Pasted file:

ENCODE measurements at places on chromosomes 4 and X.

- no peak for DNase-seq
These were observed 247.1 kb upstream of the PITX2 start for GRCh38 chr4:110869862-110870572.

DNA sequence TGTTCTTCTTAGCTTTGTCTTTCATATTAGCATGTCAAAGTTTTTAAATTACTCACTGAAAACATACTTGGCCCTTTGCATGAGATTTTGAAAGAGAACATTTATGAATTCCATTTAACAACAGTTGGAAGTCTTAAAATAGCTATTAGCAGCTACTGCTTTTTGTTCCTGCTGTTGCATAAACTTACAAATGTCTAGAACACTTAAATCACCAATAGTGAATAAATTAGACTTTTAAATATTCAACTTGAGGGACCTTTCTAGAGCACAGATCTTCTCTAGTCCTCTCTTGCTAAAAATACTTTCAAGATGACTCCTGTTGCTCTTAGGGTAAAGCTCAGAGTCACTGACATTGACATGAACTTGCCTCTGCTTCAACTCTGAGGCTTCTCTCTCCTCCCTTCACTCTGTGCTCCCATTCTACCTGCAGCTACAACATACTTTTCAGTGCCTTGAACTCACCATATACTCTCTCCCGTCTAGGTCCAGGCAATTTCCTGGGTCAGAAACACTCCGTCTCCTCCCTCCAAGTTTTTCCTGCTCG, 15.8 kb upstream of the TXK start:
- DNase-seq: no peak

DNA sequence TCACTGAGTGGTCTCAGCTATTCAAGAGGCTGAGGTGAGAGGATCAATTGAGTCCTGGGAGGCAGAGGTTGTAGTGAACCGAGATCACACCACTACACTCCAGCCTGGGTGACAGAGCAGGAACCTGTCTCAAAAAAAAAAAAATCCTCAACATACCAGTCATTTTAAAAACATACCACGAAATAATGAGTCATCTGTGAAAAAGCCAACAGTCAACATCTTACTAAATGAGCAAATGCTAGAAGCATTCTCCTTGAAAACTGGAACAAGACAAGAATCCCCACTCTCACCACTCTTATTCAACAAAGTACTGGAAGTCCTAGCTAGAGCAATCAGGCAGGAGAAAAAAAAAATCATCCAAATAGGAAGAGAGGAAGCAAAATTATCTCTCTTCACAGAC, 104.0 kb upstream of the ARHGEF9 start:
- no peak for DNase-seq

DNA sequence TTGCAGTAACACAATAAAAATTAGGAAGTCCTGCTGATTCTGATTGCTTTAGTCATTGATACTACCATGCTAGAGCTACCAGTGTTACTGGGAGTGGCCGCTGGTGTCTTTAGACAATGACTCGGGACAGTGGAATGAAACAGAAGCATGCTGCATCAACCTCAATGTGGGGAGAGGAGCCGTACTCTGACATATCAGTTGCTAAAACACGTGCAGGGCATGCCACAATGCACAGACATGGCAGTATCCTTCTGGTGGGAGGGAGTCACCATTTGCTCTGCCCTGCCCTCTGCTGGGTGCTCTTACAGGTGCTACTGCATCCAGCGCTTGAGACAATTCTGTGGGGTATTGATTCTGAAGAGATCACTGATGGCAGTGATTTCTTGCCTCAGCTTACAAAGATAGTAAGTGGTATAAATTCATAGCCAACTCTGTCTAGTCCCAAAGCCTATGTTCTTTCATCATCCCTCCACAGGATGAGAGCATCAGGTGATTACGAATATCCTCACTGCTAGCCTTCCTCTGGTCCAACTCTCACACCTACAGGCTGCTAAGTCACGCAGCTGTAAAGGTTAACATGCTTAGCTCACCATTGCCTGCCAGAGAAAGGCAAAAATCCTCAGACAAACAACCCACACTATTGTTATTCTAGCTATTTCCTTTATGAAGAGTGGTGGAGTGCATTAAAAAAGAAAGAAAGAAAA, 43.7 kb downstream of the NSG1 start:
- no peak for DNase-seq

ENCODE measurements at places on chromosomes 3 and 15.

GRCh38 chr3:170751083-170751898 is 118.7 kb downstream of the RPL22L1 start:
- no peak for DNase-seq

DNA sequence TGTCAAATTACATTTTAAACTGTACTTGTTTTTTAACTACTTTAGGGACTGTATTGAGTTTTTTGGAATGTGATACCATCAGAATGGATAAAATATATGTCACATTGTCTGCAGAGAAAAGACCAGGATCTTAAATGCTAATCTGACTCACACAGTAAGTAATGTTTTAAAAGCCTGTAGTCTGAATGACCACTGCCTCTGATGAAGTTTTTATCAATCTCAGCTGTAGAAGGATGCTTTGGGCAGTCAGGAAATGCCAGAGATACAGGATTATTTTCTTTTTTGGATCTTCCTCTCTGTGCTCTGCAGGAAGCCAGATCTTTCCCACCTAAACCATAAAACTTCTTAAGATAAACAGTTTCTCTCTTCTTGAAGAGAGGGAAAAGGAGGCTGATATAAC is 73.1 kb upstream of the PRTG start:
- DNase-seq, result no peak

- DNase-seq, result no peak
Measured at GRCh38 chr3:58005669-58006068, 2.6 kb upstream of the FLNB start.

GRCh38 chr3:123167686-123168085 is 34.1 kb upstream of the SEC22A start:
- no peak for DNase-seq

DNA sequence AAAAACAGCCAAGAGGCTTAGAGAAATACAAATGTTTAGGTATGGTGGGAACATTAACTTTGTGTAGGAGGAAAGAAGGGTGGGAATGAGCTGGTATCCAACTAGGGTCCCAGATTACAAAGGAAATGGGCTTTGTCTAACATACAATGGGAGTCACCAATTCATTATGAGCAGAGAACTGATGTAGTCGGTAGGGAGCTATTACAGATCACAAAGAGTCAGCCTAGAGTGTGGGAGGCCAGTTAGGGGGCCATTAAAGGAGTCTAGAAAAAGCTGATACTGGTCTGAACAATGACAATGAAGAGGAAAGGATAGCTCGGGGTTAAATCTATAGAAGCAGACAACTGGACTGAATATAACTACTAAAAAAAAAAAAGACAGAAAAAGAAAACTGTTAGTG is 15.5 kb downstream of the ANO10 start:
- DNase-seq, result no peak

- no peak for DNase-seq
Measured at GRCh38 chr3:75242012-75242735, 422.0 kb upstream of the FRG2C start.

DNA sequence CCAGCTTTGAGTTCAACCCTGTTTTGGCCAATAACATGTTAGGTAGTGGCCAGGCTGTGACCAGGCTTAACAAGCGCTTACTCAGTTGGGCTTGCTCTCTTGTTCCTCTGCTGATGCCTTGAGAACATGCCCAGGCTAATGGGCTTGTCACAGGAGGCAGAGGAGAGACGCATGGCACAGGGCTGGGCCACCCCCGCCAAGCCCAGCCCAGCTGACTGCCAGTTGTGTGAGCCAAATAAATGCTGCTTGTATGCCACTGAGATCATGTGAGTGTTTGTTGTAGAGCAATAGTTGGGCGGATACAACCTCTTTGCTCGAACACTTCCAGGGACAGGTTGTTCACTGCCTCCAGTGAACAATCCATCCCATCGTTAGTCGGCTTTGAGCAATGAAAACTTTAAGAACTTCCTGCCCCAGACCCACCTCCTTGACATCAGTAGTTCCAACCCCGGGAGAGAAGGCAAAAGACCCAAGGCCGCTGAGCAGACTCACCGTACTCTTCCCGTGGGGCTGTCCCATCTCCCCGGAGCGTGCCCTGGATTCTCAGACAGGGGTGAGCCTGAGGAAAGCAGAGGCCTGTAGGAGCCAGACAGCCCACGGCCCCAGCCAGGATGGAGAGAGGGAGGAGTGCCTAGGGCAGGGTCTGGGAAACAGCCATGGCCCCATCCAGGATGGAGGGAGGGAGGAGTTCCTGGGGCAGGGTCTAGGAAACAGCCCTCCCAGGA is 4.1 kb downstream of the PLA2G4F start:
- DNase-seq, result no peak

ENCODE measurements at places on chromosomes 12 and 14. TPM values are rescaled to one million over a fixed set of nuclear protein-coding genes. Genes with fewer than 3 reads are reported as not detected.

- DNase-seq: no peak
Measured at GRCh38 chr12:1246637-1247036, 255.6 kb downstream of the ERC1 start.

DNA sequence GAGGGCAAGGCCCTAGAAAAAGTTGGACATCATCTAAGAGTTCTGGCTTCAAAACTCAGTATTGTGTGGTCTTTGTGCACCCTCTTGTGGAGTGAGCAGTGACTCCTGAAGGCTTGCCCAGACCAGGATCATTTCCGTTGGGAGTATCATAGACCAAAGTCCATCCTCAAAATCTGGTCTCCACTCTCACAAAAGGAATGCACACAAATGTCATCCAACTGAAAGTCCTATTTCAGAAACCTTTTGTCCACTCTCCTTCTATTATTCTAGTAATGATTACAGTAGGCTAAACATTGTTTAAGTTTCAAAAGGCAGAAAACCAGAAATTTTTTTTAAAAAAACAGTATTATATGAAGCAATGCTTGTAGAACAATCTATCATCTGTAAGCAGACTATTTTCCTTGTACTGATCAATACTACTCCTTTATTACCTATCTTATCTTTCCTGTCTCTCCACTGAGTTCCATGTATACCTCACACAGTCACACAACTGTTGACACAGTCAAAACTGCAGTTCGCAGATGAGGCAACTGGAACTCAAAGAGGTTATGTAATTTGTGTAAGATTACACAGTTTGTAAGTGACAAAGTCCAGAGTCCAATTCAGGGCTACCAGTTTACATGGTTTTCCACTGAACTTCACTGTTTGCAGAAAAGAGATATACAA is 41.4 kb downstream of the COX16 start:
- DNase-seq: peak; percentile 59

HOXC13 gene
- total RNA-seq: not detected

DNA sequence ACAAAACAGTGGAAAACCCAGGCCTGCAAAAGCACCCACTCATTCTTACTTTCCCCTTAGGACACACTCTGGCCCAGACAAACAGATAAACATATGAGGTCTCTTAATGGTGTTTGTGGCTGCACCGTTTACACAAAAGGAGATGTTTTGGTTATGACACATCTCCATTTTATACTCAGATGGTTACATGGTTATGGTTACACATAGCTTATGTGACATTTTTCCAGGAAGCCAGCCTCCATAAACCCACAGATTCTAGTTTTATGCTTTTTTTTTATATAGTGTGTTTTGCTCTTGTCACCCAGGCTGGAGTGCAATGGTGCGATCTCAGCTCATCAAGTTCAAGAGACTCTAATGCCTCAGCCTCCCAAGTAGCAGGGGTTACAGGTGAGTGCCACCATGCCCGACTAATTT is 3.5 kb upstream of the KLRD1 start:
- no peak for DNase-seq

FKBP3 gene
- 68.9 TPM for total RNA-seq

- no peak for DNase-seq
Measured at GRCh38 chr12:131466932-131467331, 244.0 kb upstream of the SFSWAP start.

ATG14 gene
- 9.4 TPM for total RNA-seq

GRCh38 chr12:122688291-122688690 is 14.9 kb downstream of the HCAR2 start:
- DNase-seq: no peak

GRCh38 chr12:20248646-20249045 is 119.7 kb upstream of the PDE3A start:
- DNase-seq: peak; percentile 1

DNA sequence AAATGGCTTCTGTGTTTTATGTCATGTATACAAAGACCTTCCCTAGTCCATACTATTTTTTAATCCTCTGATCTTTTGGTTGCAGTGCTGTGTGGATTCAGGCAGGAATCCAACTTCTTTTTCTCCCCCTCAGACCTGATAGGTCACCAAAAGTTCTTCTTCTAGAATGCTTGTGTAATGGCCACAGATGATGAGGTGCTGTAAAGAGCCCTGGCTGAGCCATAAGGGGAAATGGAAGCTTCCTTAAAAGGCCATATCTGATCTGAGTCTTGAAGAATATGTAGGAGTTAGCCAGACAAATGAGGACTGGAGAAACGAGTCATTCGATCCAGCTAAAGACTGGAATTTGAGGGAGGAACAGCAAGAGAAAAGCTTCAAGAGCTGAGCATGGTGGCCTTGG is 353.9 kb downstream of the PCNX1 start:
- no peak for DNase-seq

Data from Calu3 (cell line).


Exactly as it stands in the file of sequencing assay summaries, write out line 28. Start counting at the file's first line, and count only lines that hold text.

DNA sequence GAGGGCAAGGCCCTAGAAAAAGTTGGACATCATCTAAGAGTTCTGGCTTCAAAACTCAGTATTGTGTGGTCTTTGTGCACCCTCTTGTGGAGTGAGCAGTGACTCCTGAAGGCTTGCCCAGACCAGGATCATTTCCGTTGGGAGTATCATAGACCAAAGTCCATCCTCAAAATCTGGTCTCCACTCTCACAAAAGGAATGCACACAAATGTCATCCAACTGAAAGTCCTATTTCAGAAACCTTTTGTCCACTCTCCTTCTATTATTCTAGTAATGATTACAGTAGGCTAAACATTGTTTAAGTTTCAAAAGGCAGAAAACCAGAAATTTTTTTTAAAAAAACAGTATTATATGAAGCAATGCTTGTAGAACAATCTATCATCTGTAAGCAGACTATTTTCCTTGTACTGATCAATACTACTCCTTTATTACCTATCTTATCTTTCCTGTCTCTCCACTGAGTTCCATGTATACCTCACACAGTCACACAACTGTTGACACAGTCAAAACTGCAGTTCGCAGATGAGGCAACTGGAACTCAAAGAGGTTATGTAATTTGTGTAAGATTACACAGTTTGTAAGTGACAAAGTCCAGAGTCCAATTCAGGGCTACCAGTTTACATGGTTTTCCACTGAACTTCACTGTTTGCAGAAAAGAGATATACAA is 41.4 kb downstream of the COX16 start: